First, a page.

Fonts cost money, real money that can quickly cut into your budget and leave little else for purchasing imagery. As designers, we try to use all the tools available to us to create work that moves people, but it can be challenging to do so when budgets are tight and resources scarce. Legal licensing of fonts is critical and sharing purchased fonts strictly out of bounds, so what can we do to infuse our work with that needed voice that may be missing from our licensed font folio?
There are a few free or nearly free possibilities for designers and novice typographers that may help you get through the projects with little or no budgets.
dafont.com: Budding typographers and designers alike post their handmade fonts at dafont.com, all free (or almost free, depending on usage) for you to download and use. Dafont.com has Mac and PC fonts in virtually every genre and are categorized fairly well for easy searching.
(One caution: With all free fonts, there is always a possibility that the font you choose may not have all the characters or glyphs of a professionally created font, and novice typographers can sometimes create characters that can cause your RIP (Raster Image Processing) to crash, making your file unprintable. So check with your prepress operator or service bureau before you print to make sure your file will process correctly.)
Here are a few other “free fonts” sites to peruse. You’ll see a lot of crossover, but each has typefaces unique to their site.
Still can’t find what you’re looking for?
Why not make your own?
Creating a basic handwriting font can be very simple and takes less than an hour, but best of all, you can do it online for free! Fontcapture.com is one of many services available on the Net that can help you pen your own font. Though the character set is not exhaustive, and you may have to try a few times before you’re truly happy with how your font looks, it’s a quick-and-dirty solution that actually renders professional results.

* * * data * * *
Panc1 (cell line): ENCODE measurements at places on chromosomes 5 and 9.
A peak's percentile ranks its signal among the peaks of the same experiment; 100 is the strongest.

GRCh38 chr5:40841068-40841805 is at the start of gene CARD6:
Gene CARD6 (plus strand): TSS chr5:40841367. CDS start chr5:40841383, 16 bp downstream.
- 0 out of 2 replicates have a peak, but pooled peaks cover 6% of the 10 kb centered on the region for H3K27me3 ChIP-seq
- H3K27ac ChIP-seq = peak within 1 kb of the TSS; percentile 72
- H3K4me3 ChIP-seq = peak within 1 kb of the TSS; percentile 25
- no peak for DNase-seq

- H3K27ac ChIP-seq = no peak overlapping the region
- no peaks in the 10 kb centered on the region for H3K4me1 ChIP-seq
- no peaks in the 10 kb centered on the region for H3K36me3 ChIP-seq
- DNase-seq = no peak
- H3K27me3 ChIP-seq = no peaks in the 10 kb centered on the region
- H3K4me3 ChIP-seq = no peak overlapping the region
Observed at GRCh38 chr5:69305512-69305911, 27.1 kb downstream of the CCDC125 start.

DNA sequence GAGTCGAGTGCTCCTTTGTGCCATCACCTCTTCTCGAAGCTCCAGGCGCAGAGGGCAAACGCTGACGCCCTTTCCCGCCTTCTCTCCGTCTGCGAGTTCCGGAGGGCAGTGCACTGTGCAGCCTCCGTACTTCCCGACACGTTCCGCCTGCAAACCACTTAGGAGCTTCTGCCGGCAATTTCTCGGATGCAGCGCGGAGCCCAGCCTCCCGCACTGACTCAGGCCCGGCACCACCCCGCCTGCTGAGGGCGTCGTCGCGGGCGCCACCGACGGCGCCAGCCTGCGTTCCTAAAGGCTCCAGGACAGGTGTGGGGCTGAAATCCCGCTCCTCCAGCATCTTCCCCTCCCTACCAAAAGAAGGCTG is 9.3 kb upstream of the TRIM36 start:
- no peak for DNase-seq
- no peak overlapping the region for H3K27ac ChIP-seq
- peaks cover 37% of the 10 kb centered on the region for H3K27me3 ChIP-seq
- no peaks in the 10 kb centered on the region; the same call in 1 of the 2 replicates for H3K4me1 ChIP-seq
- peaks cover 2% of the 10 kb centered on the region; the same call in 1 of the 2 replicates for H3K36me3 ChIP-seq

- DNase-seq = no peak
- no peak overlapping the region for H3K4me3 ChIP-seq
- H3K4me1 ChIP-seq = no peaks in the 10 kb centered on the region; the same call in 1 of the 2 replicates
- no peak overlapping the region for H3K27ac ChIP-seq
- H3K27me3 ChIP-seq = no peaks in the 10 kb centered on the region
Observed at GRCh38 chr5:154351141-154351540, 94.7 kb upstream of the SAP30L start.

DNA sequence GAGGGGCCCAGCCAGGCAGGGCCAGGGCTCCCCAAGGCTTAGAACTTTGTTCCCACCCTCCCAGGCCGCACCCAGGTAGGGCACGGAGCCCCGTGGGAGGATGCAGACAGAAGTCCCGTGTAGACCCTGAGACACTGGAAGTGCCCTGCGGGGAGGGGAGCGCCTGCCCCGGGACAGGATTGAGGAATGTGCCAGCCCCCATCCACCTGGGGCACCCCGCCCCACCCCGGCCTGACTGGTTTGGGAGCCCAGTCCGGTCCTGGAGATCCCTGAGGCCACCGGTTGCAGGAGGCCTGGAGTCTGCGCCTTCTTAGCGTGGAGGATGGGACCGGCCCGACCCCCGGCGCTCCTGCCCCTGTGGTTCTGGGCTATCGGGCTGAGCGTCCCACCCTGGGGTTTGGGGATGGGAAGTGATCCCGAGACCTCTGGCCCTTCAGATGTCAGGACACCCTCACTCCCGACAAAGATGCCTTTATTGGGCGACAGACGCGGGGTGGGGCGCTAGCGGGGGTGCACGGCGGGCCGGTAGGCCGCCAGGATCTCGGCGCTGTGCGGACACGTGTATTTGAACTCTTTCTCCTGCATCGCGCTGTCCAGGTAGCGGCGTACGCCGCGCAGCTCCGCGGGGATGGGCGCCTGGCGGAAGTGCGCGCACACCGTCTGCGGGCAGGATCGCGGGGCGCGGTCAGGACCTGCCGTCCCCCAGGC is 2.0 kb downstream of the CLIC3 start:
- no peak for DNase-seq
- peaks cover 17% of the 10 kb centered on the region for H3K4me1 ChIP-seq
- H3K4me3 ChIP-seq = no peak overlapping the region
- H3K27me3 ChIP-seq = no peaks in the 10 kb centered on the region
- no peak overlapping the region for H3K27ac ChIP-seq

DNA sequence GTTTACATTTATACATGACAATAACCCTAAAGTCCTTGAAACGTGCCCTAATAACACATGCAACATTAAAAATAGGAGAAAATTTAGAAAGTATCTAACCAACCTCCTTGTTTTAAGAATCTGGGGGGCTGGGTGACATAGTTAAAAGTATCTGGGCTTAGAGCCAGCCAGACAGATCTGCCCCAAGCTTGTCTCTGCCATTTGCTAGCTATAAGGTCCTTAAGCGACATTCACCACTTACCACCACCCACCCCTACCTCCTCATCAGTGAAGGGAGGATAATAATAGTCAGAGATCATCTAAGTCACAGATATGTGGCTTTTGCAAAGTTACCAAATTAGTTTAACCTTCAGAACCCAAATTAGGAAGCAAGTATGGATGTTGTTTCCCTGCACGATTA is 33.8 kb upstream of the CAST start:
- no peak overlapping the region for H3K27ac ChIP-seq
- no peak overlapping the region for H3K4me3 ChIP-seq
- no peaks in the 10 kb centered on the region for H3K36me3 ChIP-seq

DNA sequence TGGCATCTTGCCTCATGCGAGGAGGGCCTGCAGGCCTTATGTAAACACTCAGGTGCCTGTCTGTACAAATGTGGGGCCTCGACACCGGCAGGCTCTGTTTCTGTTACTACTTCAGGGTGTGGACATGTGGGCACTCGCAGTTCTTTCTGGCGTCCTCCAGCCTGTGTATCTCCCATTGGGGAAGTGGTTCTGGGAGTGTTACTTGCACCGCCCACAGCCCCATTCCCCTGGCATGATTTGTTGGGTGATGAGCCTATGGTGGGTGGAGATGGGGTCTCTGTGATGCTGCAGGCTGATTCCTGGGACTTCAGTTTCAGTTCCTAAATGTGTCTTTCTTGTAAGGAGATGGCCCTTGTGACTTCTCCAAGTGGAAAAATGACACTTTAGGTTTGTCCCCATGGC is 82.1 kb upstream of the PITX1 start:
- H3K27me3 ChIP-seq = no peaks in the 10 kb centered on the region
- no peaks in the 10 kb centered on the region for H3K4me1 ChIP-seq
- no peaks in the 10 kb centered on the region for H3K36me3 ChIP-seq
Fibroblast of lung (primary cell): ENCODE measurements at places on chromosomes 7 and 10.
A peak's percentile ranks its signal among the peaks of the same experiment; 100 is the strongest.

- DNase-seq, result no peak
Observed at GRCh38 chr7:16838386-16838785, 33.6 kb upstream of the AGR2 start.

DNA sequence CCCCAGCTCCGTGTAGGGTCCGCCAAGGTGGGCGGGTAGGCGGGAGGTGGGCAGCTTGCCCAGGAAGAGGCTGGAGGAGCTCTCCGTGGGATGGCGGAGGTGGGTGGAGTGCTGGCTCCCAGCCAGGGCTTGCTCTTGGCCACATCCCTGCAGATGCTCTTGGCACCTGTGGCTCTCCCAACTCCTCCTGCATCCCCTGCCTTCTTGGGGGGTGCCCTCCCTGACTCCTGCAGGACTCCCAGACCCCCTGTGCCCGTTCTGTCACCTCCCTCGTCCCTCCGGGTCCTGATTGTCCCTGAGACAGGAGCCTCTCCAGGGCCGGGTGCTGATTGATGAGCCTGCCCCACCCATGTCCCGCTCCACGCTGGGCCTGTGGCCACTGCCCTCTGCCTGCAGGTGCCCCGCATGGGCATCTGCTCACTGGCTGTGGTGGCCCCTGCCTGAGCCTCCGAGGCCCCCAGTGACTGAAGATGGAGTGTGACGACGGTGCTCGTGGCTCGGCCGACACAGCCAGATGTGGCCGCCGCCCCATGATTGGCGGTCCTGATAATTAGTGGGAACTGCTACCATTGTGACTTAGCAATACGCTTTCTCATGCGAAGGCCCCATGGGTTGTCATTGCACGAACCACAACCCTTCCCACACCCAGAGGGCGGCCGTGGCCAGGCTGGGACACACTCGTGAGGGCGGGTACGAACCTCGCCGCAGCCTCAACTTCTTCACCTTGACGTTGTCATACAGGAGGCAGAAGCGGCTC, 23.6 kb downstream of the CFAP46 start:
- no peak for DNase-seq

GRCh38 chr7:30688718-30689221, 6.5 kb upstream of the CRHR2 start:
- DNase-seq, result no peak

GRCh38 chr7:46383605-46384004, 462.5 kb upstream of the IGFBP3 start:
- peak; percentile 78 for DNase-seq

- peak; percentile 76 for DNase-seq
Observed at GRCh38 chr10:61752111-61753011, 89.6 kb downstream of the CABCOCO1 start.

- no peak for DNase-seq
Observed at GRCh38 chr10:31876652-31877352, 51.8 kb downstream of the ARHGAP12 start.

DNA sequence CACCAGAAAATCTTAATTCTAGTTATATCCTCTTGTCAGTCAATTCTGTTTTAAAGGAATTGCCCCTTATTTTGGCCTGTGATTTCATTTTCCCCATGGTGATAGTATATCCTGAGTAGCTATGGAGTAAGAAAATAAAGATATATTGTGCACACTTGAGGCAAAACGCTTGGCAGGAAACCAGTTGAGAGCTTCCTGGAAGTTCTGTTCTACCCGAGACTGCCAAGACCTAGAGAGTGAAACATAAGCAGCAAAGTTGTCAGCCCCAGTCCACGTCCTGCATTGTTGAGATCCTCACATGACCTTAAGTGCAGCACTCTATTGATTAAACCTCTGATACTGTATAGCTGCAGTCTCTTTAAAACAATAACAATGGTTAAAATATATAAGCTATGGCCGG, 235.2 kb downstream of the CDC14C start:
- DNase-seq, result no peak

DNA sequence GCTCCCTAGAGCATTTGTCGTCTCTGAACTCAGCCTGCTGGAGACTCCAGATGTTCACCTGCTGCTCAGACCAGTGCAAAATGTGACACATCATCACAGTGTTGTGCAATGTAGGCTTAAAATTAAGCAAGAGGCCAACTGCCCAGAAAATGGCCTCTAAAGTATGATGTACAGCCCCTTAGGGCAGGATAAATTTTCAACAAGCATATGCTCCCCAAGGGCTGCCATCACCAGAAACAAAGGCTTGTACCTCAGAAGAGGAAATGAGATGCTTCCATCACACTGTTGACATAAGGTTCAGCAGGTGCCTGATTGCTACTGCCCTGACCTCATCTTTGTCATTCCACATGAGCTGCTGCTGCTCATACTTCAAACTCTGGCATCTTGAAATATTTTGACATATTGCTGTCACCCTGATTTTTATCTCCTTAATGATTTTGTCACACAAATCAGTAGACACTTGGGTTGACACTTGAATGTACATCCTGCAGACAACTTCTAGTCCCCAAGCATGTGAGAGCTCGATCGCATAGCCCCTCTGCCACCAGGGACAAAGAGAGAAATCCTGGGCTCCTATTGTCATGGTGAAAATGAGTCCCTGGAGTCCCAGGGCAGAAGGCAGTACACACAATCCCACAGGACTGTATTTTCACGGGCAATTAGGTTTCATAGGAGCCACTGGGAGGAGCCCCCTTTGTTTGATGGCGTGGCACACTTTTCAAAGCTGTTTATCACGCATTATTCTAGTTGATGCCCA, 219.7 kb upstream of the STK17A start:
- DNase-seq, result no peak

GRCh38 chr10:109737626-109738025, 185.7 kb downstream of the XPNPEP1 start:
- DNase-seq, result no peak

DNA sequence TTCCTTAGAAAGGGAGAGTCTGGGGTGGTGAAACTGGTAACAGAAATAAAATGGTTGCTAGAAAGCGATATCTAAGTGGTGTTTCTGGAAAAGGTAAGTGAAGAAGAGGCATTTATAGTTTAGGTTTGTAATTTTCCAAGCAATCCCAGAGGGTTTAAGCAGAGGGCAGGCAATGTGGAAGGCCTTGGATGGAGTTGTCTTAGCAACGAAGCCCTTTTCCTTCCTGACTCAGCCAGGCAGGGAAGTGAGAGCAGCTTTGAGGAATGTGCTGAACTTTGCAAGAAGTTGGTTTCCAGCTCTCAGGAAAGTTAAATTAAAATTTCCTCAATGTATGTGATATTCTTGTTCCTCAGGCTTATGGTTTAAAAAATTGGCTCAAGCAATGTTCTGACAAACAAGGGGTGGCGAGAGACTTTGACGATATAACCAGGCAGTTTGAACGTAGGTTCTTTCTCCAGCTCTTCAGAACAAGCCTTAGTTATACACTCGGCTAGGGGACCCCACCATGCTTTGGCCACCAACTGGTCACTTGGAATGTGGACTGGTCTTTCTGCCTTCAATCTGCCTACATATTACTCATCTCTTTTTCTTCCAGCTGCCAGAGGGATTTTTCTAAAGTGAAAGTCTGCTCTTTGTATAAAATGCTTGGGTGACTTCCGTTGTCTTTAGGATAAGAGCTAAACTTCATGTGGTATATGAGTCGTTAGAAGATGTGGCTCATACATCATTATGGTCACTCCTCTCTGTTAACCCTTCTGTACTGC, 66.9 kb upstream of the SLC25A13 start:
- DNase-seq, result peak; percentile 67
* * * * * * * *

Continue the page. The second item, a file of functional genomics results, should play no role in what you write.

Here is one I made recently for our TO SAVE A LIFE campaign. We’ve used it in books, marketing and advertising. We needed a handwritten face that felt like it could be from the pen of a teen, so I scratched out a quick printed face that felt informal and somewhat haphazard—something that clearly identifies the TO SAVE A LIFE program as one geared for the youth market.
Please feel free to download and use tosavealife.ttf on your next project if it works for you.
And please join us this fall as we celebrate NATIONAL TO SAVE A LIFE WEEK September 6-12 to help teens everywhere conquer depression and suicidal thoughts—and find salvation through Jesus Christ.
For more on the NATIONAL TO SAVE A LIFE WEEK, visit tosavealifemovie.com/tsalweek